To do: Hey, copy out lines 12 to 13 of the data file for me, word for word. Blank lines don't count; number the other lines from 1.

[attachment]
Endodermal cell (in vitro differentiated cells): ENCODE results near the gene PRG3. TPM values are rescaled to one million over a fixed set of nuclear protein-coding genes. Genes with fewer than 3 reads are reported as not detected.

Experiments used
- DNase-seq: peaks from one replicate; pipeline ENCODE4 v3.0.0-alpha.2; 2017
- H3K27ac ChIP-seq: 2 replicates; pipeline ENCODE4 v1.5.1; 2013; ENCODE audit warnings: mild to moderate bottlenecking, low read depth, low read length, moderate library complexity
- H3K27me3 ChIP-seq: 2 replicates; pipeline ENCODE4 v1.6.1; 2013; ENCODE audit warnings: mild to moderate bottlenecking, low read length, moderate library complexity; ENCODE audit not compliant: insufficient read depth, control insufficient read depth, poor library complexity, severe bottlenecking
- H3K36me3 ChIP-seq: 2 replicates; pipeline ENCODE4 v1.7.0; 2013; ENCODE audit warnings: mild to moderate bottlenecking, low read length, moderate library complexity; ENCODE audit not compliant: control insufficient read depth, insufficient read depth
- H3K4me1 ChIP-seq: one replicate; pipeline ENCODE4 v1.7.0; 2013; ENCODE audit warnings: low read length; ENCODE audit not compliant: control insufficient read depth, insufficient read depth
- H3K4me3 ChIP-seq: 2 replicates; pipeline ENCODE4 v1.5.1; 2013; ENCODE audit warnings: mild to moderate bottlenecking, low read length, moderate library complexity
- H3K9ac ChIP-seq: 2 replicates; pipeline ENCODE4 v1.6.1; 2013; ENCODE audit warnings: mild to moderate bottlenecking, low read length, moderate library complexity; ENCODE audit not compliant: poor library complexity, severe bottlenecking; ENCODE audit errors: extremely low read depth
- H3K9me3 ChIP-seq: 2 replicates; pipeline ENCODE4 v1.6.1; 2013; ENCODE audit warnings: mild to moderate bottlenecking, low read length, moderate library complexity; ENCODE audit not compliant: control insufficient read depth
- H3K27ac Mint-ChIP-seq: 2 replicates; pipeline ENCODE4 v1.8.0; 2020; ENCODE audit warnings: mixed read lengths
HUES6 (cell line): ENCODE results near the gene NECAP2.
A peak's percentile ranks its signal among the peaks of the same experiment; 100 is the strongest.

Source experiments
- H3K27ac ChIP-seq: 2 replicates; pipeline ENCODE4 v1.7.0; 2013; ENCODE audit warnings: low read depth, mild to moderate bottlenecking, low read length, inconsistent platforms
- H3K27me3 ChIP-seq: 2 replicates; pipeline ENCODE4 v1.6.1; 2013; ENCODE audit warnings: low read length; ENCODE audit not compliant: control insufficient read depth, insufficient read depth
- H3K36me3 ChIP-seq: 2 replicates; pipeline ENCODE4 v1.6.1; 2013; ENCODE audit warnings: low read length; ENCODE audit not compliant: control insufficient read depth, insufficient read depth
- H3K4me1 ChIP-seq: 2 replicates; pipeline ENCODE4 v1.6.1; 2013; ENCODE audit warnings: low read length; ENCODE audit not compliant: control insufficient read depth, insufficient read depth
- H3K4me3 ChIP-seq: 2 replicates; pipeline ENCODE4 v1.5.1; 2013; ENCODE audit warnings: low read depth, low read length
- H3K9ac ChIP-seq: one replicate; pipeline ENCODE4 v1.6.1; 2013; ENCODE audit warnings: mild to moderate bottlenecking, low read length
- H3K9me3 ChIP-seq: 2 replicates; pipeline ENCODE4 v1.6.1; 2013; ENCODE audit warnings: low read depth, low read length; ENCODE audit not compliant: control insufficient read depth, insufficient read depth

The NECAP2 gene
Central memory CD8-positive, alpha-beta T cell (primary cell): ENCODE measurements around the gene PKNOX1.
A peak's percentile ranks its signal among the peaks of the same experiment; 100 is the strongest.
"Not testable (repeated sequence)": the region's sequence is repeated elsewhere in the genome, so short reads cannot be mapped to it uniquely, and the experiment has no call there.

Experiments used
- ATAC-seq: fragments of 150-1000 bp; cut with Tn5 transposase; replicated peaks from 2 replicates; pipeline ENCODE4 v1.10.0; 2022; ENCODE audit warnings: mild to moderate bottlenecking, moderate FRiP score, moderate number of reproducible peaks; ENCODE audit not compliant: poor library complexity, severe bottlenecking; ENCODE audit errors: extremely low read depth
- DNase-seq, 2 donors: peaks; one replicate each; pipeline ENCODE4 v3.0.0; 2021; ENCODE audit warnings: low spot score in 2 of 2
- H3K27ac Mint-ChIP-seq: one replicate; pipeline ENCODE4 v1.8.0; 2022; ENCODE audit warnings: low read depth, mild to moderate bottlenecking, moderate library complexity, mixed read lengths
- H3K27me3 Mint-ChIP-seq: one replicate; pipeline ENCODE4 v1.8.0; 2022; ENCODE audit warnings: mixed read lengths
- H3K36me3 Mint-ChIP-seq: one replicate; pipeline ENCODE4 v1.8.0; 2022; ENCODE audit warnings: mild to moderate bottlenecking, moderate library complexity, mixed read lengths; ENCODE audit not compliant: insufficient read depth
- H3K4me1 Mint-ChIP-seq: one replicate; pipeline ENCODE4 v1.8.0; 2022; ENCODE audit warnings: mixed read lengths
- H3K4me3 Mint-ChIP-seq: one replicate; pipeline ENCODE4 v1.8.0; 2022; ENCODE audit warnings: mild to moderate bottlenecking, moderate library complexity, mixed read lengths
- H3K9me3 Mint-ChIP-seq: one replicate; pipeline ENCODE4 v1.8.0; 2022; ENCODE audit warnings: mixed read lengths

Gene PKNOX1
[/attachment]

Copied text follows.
HUES6 (cell line): ENCODE results near the gene NECAP2.
A peak's percentile ranks its signal among the peaks of the same experiment; 100 is the strongest.